It was heavily promoted in the 19th century for its pure water and fresh air around the surrounding Malvern Hills, now designated an Area of Outstanding Natural Beauty, so that what was previously a village became a small and prosperous town. The young Princess Victoria's visit certainly helped.
Malvern Priory, founded by the Benedictines in the 1080s, is now the parish church. The tower dates from the 15th century and the nave is Norman. There is a fine collection of misericords and an even better collection of mediaeval encaustic tiles.
The Abbey Gateway houses the town museum.
The Festival Theatre became famous in the 1930s for first performances of a number of plays by George Bernard Shaw, who founded the annual Malvern Festival.
There are some lovely gardens, notably the Winter Gardens and Priory Park.
The highest of the Malvern Hills is the Worcestershire Beacon, rising to 1395 feet, where William Langland composed "Piers Plowman". The hills have also inspired both the great English composer Edward Elgar and the writer J. R. R. Tolkien, who used them as the basis for the Misty Mountains.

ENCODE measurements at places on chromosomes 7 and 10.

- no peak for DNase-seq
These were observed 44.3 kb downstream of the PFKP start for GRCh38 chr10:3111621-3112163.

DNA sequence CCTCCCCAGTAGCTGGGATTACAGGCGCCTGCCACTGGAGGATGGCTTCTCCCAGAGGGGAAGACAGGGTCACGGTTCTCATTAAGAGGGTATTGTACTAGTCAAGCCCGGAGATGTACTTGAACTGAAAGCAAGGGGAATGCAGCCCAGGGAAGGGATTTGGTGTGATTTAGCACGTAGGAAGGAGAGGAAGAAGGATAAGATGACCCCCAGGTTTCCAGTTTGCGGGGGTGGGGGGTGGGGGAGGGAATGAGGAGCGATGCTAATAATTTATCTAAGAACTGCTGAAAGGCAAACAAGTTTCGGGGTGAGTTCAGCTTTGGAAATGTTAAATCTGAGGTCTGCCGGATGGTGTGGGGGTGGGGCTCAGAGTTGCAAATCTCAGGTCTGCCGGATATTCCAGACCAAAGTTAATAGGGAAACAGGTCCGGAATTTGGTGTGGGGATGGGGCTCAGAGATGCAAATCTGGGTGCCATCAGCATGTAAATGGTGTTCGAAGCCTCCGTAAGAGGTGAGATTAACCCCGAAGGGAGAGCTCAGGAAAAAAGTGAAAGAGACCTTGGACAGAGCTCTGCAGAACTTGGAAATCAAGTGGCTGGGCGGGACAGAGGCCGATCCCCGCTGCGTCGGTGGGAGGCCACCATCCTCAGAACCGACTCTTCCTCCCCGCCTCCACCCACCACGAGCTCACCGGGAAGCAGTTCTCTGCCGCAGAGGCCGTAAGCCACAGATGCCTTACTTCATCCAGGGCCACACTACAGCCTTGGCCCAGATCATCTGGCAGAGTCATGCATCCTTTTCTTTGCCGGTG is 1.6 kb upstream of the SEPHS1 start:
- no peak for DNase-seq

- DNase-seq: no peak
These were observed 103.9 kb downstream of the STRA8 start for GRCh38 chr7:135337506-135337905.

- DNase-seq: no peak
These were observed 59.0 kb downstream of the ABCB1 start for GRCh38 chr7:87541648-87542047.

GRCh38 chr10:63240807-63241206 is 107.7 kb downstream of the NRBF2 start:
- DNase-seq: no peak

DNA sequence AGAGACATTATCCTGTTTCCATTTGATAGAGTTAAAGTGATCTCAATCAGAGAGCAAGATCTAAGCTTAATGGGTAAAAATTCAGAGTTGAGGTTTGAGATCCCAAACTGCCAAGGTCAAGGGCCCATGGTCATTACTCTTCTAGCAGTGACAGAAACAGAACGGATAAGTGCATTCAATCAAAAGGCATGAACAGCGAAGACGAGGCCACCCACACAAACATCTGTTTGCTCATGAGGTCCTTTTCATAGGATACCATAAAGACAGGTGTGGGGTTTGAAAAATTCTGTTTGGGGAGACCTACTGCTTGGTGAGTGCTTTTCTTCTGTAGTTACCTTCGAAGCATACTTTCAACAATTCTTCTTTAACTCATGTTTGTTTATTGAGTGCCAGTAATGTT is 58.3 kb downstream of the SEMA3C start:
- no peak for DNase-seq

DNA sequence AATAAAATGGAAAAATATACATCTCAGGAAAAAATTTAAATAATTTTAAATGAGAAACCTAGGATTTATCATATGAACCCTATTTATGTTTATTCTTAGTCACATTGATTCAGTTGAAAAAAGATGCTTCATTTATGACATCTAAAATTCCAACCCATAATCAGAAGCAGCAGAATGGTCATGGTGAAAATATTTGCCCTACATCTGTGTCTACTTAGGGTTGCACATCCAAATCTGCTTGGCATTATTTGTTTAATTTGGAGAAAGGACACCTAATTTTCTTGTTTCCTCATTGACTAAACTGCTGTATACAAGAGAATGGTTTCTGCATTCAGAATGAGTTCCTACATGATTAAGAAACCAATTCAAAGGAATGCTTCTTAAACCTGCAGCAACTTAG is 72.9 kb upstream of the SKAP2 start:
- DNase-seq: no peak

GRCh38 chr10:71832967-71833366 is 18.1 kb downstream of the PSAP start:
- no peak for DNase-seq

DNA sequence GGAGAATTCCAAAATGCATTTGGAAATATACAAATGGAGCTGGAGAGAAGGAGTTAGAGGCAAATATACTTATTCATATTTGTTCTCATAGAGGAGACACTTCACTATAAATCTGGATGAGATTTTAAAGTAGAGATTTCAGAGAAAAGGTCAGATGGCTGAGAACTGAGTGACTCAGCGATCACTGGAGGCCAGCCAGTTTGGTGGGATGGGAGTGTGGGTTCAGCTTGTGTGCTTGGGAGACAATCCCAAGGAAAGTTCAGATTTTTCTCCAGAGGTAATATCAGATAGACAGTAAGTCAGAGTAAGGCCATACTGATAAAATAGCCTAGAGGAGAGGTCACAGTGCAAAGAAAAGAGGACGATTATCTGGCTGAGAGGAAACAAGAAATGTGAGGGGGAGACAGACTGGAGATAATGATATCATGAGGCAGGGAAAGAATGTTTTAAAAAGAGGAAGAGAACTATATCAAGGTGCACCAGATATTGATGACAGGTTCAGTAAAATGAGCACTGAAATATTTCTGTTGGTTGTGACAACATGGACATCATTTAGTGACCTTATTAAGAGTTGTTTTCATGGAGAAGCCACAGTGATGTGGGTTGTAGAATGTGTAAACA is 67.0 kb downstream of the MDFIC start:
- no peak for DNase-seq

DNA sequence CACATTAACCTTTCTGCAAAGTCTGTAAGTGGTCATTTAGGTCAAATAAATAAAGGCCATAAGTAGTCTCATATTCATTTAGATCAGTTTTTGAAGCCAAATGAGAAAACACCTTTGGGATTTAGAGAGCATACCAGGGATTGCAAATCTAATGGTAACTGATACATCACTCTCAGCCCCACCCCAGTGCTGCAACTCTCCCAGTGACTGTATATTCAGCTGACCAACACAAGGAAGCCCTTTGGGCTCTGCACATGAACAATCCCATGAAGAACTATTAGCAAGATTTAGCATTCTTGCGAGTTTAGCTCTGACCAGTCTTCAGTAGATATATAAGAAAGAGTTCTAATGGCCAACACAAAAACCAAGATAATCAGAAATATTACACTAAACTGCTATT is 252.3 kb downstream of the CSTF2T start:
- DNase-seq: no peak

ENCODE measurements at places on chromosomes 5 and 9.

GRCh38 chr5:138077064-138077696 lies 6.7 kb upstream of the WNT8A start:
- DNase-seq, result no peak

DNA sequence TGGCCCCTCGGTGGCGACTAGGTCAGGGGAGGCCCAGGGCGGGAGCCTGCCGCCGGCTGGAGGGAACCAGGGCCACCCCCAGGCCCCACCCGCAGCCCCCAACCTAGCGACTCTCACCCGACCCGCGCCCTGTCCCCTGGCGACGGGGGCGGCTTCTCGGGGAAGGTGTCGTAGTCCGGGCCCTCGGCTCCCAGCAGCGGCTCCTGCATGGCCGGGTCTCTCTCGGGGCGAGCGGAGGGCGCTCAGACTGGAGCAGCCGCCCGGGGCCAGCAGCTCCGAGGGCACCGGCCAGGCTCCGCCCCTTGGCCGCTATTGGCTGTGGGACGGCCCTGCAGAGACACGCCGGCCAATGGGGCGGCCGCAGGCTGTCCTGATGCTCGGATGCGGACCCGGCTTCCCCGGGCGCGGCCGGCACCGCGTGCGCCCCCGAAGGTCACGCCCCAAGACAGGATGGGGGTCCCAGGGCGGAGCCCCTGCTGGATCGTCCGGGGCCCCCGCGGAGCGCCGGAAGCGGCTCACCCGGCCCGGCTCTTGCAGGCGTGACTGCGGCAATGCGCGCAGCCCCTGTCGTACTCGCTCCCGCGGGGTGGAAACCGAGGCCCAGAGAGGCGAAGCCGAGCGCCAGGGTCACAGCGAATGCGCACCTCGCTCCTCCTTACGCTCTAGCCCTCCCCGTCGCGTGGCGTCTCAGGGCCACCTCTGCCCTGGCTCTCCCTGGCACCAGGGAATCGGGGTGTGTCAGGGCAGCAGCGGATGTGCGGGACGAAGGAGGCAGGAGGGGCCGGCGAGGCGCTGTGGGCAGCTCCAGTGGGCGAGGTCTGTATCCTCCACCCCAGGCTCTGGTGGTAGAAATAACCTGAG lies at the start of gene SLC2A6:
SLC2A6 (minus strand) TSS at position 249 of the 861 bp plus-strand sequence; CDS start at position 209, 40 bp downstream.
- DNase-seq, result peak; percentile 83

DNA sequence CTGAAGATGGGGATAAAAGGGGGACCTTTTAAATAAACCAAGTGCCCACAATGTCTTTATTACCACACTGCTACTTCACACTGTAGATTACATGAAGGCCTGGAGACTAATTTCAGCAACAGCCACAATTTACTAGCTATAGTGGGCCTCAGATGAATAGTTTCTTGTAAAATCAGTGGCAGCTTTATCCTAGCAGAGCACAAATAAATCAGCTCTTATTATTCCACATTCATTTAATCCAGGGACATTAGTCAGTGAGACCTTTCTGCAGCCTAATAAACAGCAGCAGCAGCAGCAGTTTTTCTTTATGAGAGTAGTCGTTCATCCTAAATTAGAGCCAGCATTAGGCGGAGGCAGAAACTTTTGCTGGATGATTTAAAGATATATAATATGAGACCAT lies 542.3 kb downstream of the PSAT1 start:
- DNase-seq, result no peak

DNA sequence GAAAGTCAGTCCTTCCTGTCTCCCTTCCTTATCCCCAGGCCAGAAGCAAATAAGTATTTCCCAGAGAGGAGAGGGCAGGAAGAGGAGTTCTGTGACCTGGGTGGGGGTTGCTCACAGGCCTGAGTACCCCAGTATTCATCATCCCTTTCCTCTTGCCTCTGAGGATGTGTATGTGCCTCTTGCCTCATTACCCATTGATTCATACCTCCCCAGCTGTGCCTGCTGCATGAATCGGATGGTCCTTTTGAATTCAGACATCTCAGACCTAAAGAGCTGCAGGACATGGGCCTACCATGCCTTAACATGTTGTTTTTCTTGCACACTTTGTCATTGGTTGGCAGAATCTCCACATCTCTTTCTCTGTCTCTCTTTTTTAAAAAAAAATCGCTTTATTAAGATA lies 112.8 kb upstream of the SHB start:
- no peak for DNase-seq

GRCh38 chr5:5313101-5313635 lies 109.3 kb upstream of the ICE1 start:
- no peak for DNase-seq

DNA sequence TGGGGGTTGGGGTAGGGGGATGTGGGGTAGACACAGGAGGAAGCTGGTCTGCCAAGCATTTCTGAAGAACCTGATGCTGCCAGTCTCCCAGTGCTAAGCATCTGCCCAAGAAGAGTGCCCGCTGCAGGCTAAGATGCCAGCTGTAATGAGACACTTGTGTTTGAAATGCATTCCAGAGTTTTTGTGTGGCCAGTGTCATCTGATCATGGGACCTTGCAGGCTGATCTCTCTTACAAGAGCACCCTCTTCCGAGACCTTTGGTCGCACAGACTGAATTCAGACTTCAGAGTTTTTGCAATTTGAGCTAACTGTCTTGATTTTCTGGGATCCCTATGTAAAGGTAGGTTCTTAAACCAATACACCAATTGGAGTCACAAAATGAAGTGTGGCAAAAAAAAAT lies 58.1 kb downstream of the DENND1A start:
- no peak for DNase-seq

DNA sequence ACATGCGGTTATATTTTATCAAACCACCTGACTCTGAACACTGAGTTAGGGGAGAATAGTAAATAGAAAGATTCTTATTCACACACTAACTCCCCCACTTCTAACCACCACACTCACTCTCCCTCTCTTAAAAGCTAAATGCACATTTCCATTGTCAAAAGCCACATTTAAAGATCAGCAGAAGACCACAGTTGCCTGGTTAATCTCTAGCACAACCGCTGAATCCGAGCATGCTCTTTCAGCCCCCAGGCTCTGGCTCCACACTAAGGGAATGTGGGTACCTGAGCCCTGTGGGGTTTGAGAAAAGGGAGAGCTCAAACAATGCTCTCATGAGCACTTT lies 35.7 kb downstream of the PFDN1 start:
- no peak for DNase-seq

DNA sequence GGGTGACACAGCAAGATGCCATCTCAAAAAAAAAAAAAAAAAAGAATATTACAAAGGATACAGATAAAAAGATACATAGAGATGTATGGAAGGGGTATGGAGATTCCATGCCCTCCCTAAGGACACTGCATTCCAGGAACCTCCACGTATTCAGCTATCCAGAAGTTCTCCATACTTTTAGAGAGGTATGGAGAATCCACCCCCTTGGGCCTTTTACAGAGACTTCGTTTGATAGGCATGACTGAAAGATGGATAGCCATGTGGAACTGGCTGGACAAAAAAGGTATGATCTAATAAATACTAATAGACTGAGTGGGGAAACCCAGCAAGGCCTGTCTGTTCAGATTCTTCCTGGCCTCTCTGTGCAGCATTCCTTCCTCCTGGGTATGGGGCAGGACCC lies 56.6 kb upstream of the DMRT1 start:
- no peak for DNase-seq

St. Ann's Well, on the slopes of the Beacon, is the source for much of the town's famous water.
Many visitors come in connection with Elgar, who was born not far away at Lower Broadheath.
The Swedish singer Jenny Lind is buried in the cemetery.
Other villages around the Malvern Hills include Little Malvern, Malvern Link, Malvern Link and West Malvern.
Blue Badge Guide Colin Crosby is available to lead Guided Walks around Malvern for groups.